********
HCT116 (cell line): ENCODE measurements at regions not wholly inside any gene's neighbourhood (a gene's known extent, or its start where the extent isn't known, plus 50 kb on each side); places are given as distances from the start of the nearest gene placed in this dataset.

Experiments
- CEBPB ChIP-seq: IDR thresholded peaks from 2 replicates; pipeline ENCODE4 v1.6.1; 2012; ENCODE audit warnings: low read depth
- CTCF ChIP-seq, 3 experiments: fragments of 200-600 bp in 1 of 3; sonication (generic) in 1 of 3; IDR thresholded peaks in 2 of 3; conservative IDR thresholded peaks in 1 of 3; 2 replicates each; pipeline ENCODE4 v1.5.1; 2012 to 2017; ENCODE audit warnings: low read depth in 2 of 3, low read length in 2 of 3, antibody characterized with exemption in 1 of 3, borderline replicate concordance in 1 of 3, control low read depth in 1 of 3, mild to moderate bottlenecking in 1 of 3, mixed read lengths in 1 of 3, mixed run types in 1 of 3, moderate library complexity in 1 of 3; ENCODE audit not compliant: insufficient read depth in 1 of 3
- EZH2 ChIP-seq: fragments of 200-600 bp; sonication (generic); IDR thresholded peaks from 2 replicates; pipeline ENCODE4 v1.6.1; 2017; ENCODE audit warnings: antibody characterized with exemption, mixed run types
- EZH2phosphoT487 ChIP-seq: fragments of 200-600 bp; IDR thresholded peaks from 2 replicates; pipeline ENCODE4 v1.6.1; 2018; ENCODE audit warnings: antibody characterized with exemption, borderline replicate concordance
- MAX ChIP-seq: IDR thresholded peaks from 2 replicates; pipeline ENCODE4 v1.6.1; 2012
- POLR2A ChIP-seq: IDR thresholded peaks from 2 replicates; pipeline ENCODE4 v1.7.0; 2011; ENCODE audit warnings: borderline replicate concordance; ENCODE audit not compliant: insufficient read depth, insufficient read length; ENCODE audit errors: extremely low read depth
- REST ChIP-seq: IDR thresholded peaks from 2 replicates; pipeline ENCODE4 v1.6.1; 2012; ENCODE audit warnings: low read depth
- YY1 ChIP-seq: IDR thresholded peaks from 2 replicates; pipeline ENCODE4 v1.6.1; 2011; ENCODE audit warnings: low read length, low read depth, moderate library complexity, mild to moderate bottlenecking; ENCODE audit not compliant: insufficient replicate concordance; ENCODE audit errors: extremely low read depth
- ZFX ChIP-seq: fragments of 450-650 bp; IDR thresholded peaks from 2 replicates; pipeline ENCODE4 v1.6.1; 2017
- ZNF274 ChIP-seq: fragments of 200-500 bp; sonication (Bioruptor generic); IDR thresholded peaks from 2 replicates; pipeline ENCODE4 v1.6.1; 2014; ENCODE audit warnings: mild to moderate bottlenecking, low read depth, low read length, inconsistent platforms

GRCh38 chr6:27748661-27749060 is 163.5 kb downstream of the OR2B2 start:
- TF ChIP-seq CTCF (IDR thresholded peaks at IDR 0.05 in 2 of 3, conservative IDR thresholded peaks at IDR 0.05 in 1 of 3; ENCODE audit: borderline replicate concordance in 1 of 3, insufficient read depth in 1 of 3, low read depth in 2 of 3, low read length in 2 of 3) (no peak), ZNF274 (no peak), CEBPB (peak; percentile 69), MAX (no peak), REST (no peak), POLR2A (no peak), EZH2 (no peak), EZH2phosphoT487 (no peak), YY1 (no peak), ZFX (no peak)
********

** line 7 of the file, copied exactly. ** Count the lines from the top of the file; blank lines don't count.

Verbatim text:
- MAX ChIP-seq: IDR thresholded peaks from 2 replicates; pipeline ENCODE4 v1.6.1; 2012